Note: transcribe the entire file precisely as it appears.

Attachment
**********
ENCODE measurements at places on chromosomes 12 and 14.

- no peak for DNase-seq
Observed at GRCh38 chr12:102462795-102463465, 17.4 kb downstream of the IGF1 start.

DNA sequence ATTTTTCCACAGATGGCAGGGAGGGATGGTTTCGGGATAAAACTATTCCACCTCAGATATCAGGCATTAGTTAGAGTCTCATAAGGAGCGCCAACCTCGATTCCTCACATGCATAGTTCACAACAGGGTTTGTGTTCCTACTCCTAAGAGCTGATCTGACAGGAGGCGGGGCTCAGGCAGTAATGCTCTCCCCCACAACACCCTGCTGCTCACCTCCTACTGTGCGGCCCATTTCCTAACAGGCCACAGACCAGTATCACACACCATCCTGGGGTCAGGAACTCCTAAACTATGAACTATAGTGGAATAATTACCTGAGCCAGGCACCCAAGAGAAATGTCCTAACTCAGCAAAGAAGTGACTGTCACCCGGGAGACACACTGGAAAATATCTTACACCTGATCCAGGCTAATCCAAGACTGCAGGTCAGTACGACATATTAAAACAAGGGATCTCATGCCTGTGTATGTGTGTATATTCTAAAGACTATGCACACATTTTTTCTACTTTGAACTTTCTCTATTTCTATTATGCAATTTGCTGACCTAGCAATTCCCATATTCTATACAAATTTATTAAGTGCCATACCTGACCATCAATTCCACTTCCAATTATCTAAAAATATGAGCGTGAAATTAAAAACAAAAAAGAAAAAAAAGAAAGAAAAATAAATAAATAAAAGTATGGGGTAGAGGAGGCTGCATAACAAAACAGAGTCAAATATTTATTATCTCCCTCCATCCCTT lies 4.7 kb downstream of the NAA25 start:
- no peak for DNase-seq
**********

ENCODE measurements at places on chromosomes 12 and 14.

- no peak for DNase-seq
Observed at GRCh38 chr12:102462795-102463465, 17.4 kb downstream of the IGF1 start.

DNA sequence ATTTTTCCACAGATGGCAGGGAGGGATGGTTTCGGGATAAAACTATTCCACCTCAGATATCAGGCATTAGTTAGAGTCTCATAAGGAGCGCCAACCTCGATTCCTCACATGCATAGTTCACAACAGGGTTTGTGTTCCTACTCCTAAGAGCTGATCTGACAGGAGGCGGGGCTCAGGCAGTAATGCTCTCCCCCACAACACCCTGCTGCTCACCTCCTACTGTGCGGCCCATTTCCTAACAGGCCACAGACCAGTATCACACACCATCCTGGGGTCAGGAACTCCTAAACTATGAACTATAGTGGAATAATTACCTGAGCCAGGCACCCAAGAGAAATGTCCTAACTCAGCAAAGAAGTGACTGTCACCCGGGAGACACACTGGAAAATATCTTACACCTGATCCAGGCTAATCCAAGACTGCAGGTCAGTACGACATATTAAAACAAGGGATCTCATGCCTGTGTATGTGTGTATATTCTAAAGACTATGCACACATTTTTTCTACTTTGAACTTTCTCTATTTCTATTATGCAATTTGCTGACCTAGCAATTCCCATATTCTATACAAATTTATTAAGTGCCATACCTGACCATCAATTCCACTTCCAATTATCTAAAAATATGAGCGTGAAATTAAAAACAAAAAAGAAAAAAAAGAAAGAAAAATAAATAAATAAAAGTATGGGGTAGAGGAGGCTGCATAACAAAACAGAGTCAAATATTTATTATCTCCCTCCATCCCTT lies 4.7 kb downstream of the NAA25 start:
- no peak for DNase-seq